So, if you are repotting a snake plant because it has been growing considerably fast, we recommend choosing a pot slightly larger than the guidelines provided earlier.

We know, this sounds completely contradictory to our earlier message. However, not all snake plants are the same and not all conditions are the same. So, use your gardener’s instincts and adapt the general advice to your situation. If you feel your snake plant is going to outgrow your new pot within a year, go for a slightly larger pot or try splitting your snake plant into two smaller planters.

Water Tray

Make sure your pot comes with a water drainage tray at the bottom to catch any excess water from the drainage holes.

Not only does this prevent any accidental water spillages inside your home. But, it also avoids the awkward situation of having mismatched planters and water-catching trays that will look hideous and clash with your decor.

Snake Plant Other Considerations

Snake plants are special indoor plants, and with that comes unique care requirements. Here are some other care considerations you should be aware of when contemplating pot selection.

Do Snake Plants Like to Be Tight?

Like their roots, snake plants like to live in cramped conditions.

It isn’t uncommon to see several snake plant pups growing up from the rhizomes in the root system. So even though your snake plant may appear to be overcrowded, it couldn’t be happier to be amongst friends.

Moreover, when there are several plants growing from the same root system, it helps to strengthen the stability of the plant, and form an even tighter root ball for increased support.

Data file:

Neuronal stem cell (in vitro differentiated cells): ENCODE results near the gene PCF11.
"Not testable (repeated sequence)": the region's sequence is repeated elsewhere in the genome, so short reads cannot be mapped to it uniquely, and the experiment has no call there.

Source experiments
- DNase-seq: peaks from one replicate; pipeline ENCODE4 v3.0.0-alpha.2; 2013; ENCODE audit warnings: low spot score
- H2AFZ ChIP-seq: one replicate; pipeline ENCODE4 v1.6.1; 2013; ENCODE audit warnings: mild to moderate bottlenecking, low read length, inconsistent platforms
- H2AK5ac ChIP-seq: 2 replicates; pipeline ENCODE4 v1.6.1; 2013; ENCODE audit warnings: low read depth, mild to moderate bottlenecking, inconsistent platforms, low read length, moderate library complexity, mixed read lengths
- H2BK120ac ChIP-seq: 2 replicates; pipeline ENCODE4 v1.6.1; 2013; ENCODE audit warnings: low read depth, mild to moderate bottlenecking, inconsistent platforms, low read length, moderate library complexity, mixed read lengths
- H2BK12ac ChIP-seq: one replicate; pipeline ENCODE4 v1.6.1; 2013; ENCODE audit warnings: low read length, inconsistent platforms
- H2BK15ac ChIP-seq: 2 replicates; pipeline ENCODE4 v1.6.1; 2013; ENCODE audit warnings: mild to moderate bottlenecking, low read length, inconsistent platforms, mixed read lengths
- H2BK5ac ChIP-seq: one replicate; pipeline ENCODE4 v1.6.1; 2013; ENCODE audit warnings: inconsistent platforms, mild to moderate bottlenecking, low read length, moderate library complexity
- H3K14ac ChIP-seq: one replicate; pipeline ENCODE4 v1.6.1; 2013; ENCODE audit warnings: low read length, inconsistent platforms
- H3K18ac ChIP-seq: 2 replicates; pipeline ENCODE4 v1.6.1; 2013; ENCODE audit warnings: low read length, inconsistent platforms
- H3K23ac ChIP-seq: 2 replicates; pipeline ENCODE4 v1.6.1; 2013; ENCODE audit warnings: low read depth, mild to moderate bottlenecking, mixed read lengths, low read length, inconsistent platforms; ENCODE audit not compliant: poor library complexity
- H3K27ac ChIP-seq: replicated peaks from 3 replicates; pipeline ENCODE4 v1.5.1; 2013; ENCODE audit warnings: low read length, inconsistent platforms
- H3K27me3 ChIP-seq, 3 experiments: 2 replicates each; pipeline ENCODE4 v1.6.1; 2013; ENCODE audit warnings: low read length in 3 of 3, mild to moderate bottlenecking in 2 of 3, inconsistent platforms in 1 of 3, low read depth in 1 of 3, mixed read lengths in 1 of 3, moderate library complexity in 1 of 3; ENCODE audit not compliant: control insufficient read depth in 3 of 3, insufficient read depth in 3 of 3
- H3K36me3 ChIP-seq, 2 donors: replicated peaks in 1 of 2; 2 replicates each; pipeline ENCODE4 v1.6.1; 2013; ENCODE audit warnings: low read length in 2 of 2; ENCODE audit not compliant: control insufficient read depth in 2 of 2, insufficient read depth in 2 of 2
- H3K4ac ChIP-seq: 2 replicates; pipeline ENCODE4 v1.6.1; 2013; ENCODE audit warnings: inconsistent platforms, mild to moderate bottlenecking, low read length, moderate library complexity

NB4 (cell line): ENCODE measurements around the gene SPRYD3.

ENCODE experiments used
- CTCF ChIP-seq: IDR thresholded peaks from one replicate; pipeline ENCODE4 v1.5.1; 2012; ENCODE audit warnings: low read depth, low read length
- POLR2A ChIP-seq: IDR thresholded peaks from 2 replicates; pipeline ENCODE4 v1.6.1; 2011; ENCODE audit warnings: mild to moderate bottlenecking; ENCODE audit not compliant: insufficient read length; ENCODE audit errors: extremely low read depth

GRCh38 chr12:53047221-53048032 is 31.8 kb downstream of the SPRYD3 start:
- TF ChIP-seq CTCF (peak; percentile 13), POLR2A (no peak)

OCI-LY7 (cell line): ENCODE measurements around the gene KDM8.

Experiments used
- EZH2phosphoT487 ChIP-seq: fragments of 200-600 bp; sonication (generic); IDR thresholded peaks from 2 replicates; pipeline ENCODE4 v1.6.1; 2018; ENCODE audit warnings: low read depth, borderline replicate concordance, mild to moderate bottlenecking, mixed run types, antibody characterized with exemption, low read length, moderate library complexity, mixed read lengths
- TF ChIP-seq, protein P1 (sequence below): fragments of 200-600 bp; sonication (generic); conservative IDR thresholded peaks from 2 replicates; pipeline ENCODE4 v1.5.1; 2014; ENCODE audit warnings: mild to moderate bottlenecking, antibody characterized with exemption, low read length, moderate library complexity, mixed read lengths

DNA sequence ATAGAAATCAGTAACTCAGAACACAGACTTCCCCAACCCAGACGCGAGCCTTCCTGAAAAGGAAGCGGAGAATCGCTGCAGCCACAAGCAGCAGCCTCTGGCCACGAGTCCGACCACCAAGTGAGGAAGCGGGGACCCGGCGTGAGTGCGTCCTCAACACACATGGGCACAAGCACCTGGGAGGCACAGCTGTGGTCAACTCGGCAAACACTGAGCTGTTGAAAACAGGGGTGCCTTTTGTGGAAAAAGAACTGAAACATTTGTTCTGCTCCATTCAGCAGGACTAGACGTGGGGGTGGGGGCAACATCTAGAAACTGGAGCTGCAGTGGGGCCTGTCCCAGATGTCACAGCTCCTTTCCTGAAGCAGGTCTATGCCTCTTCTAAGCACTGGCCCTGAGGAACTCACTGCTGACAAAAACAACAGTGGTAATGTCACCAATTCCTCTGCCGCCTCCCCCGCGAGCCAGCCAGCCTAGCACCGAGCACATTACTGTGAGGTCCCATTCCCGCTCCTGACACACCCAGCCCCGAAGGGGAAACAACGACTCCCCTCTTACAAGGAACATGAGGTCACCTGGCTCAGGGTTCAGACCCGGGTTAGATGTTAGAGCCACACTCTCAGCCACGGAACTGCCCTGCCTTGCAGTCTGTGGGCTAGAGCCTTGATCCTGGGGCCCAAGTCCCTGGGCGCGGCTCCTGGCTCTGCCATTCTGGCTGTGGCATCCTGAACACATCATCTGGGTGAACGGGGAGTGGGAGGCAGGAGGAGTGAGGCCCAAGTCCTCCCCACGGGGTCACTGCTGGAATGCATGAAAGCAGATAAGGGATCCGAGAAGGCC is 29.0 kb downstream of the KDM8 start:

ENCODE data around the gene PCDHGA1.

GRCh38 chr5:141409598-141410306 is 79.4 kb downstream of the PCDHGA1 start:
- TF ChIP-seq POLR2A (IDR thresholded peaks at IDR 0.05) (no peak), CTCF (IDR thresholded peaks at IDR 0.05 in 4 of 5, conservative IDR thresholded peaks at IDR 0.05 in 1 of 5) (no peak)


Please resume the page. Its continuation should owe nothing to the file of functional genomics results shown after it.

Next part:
When to Repot Your Snake Plant?

So, if snake plants like to live in crowded conditions, how do we know when it is time to repot your snake plant?

Generally speaking, if you see roots starting to protrude out of the drainage holes in the pot (because you followed our recommendations and found pots with drainage holes…right?), it is time to repot.

For instructions on repotting your snake plant, check out our complete step-by-step guide HERE.

What is the Best Potting Soil for Snake Plants?

Along with pot selection, another critical decision you need to make is the choice of potting mix you use in your planter.

The attributes of the best type of soil for snake plants are:

  • excellent drainage,
  • is a loamy soil that is light and airy, and
  • is high in organic matter for nutrients to encourage strong growth.

If you are interested in making your own snake plant soil, check out our quick video below:

Or, if you are a person that prefers literary resource, you can check out our article HOW TO MAKE SNAKE PLANT SOIL.

Our Favorite Snake Plant Pots

We know pots can be a personal choice – especially when it comes to color combinations and matching your internal decor. But to help kick-start your search for the best pot for snake plants, we’ve put a list of pots available online.

Terracotta Planter Pots On

Best Pot for Snake Plant – Final Thoughts

Choosing the right pot for your snake plant will give you the best opportunity for a happy and thriving house plant. The right pot is one that provides your snake plant with the stability and support to prevent it from falling over. It will also be the right size for your snake plant and that will encourage strong growth in the root system to support the tall foliage. Finally, and most importantly, the pot should be made from an organic material that helps to draw water out of the soil, to support the conditions that snake plants flourish under.

Send us pictures of your beautiful snake plants in their new pots and planters.